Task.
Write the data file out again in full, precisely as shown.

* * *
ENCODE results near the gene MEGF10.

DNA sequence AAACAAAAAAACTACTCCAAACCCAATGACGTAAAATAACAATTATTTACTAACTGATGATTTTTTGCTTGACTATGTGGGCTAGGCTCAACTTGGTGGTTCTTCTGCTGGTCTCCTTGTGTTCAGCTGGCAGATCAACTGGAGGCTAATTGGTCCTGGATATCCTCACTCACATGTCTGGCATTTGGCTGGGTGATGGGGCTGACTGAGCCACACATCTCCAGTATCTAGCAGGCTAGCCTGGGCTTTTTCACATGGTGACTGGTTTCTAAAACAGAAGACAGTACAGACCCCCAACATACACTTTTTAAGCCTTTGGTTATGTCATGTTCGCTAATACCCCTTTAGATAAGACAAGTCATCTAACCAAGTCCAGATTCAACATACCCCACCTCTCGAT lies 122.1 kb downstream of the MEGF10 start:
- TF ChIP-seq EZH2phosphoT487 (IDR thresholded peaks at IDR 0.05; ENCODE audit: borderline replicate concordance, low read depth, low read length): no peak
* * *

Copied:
ENCODE results near the gene MEGF10.

DNA sequence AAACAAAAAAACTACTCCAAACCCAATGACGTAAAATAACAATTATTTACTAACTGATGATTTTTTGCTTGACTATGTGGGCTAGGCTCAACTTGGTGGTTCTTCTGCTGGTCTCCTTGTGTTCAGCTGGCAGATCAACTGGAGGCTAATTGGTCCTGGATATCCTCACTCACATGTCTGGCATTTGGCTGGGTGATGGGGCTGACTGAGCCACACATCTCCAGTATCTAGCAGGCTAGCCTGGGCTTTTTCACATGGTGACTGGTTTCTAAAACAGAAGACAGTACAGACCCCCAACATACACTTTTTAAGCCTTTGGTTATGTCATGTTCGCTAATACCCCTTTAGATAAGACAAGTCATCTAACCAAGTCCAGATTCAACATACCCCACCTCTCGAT lies 122.1 kb downstream of the MEGF10 start:
- TF ChIP-seq EZH2phosphoT487 (IDR thresholded peaks at IDR 0.05; ENCODE audit: borderline replicate concordance, low read depth, low read length): no peak